As I pulled into my driveway, a story on "Here & Now," the public radio midday news program, caught my ear. It involved Dr. Suzanne Sisley and her quest to study whole-plant marijuana’s impact on individuals with post-traumatic stress disorder through a Food and Drug Administration-approved study. Incidentally, Sisley has not had her contract renewed with the University of Arizona where she had planned to perform her study, and, according to Sisley, the failure of the university to provide an office space for the study for more than two years manifested as a direct result of the politics surrounding the study.
“The university struggled with the optics of having veterans smoking or vaporizing marijuana on their campus. They just couldn’t embrace the idea,” Sisley stated in the interview.
However, before we cast ourselves into the pit of irrelevance as to the cause of Sisley’s de facto termination, and the implications of this study’s delay, we must understand the dynamics of post-traumatic stress disorder, its impact on the brain, and what role, if any, cannabis plays.
Post-traumatic stress disorder is a common, chronic anxiety disorder that can occur after traumatic life events, such as combat, disaster, and or physical or sexual assault. Current neurobiological theory suggests that as many as five different brain systems are involved in the disorder. Recent progress in the pathology of post-traumatic stress implicates that chronic stress can result in a decrease in the CB1 receptor function, “compromising an endogenous buffer system to stress in the brain.” Therefore, the CB1 receptor function appears to play an important role in emotional behavior with specific implications in post-traumatic stress disorder.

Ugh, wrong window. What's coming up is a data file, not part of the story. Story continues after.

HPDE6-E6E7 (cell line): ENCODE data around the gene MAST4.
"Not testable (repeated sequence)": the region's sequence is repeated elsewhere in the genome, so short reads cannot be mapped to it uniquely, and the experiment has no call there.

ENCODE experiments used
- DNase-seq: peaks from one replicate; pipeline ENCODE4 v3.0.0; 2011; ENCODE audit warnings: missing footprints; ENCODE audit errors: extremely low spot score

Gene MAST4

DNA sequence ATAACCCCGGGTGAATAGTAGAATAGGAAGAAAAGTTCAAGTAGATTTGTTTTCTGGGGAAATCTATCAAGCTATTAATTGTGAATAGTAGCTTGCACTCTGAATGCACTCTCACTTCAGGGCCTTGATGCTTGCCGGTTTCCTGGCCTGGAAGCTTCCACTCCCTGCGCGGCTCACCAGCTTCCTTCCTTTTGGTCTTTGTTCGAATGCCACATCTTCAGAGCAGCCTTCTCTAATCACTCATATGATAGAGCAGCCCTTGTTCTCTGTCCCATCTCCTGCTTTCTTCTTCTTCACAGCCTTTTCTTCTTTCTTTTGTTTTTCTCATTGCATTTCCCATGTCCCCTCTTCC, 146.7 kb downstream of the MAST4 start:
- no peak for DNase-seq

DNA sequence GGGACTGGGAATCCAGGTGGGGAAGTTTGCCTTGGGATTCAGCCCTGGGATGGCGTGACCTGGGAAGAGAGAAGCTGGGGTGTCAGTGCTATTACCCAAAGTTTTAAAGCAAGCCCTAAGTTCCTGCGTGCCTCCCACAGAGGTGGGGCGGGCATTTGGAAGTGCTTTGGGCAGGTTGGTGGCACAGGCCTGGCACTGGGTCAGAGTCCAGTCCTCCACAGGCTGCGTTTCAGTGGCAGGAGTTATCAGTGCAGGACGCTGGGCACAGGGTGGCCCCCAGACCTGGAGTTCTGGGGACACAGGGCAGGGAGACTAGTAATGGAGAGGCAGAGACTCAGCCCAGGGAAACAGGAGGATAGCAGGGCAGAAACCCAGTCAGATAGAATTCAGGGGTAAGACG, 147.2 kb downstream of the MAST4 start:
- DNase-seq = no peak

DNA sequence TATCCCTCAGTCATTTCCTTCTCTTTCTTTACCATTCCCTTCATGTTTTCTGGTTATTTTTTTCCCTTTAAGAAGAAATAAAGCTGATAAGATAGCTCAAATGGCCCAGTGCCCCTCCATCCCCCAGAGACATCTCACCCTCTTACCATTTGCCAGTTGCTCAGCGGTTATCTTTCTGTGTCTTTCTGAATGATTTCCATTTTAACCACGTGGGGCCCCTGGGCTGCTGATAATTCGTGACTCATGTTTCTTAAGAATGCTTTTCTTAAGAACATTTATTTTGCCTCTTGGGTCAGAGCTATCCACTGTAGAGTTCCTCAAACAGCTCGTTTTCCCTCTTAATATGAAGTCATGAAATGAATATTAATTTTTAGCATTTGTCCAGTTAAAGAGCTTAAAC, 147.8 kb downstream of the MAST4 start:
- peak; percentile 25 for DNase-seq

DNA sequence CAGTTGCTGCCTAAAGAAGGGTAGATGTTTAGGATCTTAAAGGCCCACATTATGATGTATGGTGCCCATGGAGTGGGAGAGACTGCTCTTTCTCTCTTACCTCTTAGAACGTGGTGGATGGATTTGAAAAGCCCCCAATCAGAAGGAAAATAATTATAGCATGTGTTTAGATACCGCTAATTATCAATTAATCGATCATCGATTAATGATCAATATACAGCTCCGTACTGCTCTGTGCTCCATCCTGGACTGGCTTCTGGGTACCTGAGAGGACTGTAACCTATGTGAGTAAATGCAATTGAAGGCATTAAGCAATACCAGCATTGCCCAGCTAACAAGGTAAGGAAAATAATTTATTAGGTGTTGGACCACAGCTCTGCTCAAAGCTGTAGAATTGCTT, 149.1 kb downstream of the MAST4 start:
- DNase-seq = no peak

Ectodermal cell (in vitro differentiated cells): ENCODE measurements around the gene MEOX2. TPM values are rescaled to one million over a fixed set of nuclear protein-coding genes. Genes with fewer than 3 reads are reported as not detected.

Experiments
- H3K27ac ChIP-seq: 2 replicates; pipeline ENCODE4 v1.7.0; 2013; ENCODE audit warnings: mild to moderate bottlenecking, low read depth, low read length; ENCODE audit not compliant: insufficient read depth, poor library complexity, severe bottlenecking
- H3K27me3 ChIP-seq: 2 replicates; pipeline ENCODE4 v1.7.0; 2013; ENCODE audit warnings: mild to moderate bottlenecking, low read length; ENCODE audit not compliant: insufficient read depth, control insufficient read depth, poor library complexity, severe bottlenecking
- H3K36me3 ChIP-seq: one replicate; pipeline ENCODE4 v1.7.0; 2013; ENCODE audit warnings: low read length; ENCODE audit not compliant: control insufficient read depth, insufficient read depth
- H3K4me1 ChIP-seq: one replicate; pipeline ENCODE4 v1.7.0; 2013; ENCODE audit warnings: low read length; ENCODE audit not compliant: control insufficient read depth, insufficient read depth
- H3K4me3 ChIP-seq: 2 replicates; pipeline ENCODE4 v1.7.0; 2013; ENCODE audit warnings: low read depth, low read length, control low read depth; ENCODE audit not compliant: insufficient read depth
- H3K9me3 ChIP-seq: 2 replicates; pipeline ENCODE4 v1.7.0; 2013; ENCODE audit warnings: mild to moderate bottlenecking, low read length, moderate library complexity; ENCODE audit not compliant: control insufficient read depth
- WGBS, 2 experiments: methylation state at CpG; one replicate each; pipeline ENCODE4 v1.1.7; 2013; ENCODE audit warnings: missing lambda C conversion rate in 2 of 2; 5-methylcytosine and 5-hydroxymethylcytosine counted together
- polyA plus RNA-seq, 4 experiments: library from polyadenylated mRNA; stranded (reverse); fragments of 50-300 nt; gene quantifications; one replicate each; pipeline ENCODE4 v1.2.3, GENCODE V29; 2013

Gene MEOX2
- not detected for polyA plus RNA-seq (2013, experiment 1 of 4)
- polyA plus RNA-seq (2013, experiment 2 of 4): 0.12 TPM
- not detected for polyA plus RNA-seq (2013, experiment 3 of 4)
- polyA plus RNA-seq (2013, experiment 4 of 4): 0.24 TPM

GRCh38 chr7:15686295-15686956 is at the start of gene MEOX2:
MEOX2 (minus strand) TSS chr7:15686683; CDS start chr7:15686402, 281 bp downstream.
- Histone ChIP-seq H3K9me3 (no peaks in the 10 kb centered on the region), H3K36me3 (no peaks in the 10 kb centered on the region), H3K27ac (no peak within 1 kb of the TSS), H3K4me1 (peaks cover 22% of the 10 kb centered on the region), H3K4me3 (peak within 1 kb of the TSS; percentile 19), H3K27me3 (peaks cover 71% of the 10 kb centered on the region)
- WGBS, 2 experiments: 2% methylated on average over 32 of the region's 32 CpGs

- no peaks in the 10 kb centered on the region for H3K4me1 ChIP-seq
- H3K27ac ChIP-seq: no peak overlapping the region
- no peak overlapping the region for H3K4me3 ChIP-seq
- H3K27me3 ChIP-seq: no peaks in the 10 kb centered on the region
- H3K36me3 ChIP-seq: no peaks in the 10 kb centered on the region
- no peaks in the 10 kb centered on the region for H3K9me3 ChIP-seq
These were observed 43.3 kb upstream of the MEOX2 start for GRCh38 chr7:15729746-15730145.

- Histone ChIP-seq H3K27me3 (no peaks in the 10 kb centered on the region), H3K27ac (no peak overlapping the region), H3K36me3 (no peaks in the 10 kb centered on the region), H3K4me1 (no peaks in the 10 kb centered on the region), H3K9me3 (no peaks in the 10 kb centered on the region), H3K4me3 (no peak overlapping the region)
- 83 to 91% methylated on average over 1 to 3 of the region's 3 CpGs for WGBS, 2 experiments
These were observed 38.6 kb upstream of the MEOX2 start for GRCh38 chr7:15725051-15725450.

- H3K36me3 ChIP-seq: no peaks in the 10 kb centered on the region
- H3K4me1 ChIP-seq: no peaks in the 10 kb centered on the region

Mice studied without this receptor exhibited greater signs of anxiety and depression. One article in the peer-reviewed journal Molecular Psychiatry showed real-time analysis of these neurochemicals that have been correlated in some 85% of persons with post-traumatic stress disorder. However, when it comes to the use of marijuana use to treat post-traumatic stress specifically by veterans, there has been little research done on the subject. One study published in March 2014 by the Harbor-UCLA Medical Center New Mexico Medical Cannabis Program reported a 75% reduction in post-traumatic stress disorder symptoms based on 80 psychiatric evaluations. In a recent report by NBC News, veterans told reporter Bill Briggs they were self-medicating with marijuana because it was the first treatment that had alleviated their post-traumatic stress symptoms, even after pharmaceuticals failed to help.
But, before we raise the flag and declare that marijuana is the solution to post-traumatic stress, there are some factors that need to be taken into account.